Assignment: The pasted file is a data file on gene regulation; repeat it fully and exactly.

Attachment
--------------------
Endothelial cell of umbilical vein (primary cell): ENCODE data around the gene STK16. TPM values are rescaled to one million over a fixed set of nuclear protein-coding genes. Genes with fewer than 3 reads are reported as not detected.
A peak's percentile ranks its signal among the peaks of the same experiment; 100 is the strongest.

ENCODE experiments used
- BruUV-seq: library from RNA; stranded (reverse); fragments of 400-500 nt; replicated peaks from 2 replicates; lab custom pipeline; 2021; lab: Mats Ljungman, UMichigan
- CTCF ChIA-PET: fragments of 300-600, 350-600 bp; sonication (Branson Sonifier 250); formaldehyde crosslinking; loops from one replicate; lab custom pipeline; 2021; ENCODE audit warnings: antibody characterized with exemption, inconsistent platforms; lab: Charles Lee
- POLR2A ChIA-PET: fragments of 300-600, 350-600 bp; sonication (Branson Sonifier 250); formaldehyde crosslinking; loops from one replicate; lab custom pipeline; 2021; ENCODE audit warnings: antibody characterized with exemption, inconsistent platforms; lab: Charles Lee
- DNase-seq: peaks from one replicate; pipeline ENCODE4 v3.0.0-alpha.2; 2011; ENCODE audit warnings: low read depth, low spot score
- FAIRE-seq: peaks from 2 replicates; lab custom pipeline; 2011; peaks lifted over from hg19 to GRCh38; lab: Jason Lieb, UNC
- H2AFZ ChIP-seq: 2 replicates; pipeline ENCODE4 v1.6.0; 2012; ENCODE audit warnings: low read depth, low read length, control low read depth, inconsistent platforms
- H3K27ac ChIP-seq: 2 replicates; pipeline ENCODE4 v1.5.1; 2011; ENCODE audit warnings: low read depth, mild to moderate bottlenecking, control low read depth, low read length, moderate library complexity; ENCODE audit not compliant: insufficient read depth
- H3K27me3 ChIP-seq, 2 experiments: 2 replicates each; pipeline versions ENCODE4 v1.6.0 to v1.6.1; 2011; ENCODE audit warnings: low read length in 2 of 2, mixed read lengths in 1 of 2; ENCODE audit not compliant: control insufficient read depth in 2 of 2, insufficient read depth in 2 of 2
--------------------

Endothelial cell of umbilical vein (primary cell): ENCODE data around the gene STK16. TPM values are rescaled to one million over a fixed set of nuclear protein-coding genes. Genes with fewer than 3 reads are reported as not detected.
A peak's percentile ranks its signal among the peaks of the same experiment; 100 is the strongest.

ENCODE experiments used
- BruUV-seq: library from RNA; stranded (reverse); fragments of 400-500 nt; replicated peaks from 2 replicates; lab custom pipeline; 2021; lab: Mats Ljungman, UMichigan
- CTCF ChIA-PET: fragments of 300-600, 350-600 bp; sonication (Branson Sonifier 250); formaldehyde crosslinking; loops from one replicate; lab custom pipeline; 2021; ENCODE audit warnings: antibody characterized with exemption, inconsistent platforms; lab: Charles Lee
- POLR2A ChIA-PET: fragments of 300-600, 350-600 bp; sonication (Branson Sonifier 250); formaldehyde crosslinking; loops from one replicate; lab custom pipeline; 2021; ENCODE audit warnings: antibody characterized with exemption, inconsistent platforms; lab: Charles Lee
- DNase-seq: peaks from one replicate; pipeline ENCODE4 v3.0.0-alpha.2; 2011; ENCODE audit warnings: low read depth, low spot score
- FAIRE-seq: peaks from 2 replicates; lab custom pipeline; 2011; peaks lifted over from hg19 to GRCh38; lab: Jason Lieb, UNC
- H2AFZ ChIP-seq: 2 replicates; pipeline ENCODE4 v1.6.0; 2012; ENCODE audit warnings: low read depth, low read length, control low read depth, inconsistent platforms
- H3K27ac ChIP-seq: 2 replicates; pipeline ENCODE4 v1.5.1; 2011; ENCODE audit warnings: low read depth, mild to moderate bottlenecking, control low read depth, low read length, moderate library complexity; ENCODE audit not compliant: insufficient read depth
- H3K27me3 ChIP-seq, 2 experiments: 2 replicates each; pipeline versions ENCODE4 v1.6.0 to v1.6.1; 2011; ENCODE audit warnings: low read length in 2 of 2, mixed read lengths in 1 of 2; ENCODE audit not compliant: control insufficient read depth in 2 of 2, insufficient read depth in 2 of 2